May 3rd, 2012
12:15 PM ET

Zakaria: Bo Xilai and the return of politics

By Fareed Zakaria

The storm over the blind activist Chen Guangcheng has understandably captured the world's attention in the past week. But an event of much greater significance remains the ouster of Bo Xilai, the powerful party boss of Chongqing. The rise and fall of Bo is part of a much larger and potentially disruptive trend in China–the return of politics to the Chinese Communist Party.

We don't much think of the party as a political organization these days. It is dominated by technocrats obsessed with economic and engineering challenges. These men–and they are almost all men–are comfortable talking about detailed economic and technical data, but they are not skilled politicians, adept at handling large crowds or palace intrigue. This apolitical system is a recent phenomenon and the outcome of a conscious decision by the founder of modern China, Deng Xiaoping.

Read my full column over at TIME.

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Topics: China • From Fareed • Politics • Time Magazine

soundoff (11 Responses)
  1. j. von hettlingen

    Mao Zedong's leadership oversaw the brutal implementation of a Communist vision of society. Millions died in the Great Leap Forward – a program of state control over agriculture and industrialisation – and the Cultural Revolution, a chaotic attempt to root out elements seen as hostile to Communist rule. Wen Jiabao spoke of this hazard when he in his last public speech two months ago discredited Bo Xilai. Indeed, economic growth hasn't been matched by political reform. The Chinese Communist Party – the world's biggest political party – retains its monopoly on power and maintains strict control over the people. The authorities still crack down on any signs of opposition and send outspoken dissidents to labour camps or psychiatric wards. Whoever takes over the Politburo, they can't turn a blind eye to social injustice and discontent.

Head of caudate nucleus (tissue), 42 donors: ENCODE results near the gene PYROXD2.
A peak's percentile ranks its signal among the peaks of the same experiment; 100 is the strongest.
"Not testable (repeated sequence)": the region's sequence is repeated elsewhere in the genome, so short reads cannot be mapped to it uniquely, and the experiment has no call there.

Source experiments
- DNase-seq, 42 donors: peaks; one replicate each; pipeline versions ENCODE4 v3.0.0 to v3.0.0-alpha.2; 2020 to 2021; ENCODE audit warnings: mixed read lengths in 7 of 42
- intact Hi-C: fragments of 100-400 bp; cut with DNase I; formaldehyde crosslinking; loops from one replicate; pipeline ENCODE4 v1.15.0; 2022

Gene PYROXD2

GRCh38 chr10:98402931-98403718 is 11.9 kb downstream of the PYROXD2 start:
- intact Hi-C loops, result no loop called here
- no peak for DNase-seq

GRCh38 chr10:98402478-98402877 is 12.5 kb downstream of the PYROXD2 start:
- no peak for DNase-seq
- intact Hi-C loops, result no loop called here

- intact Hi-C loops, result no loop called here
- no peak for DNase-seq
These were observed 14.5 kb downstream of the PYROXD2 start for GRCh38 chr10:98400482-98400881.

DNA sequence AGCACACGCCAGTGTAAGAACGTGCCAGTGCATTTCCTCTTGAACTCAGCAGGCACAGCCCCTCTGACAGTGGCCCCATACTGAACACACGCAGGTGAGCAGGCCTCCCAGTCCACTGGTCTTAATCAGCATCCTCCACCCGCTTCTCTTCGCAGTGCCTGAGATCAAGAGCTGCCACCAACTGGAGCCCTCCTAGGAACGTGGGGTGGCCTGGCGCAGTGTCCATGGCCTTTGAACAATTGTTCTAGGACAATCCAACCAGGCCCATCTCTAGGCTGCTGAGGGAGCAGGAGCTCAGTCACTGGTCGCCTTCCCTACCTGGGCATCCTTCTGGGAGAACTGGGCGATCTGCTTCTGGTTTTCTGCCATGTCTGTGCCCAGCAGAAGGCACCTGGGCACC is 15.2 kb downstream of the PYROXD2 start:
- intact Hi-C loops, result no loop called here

May 3, 2012 at 6:02 pm | Reply
    • Maersk

      Just how do you know that millions died in the Great Leap Forward, were you kwok zucking in China at the time when it happened? Were you counting the number of Chinese kwoks that you had zucked or were you actually counting the dead Chinese?

      May 3, 2012 at 7:20 pm | Reply
      • j. von hettlingen

        Thank you for your enlightenment! Maybe you should teach me how to sing the "March of the volunteers" as well!

        May 4, 2012 at 4:53 am |
    • don'twasteourtime

      according to your story, Mao was cruel and so is Bo, whom Wen critisizes but he represents the current dictatorial regime. i think you're describing yourself in the mirror: Bush was a thug and so is Obama, whom Romney critisizes but he himself represents the thuggish GOP. see all makes sense now?

      May 15, 2012 at 11:38 pm | Reply
  2. keyser

    I don't see how any of this is our business. If the Chinese stuck their heads into our internal affairs we would be screaming bloody murder. The human rights excuse is just that. An excuse to poke our nose into somebody else's business.

    May 13, 2012 at 10:48 am | Reply
  3. Pam Allen

    Fareend, Your program and today's offerings were a breath of fresh air. The fact that Mr. Zoellick and Mr. Fink answered questions posed to them and did so honestly(without party line garbage) is in such short supply. Listening to the majority of our useless politicians isn't worth our time nor consideration. This Congress will do nothing for the good of our country nor its citizens until their selfish presence is limited. We all have such a vested interest in wiping the slates clean on a regular basis. America – please wake up, care about one another and encourage change! We're the answer.

    May 13, 2012 at 2:09 pm | Reply
  4. Nanson Hwa

    Acts of kindness happen everywhere by foreigners if the foreigner is properly schooled in humanity.

    May 15, 2012 at 9:02 pm | Reply
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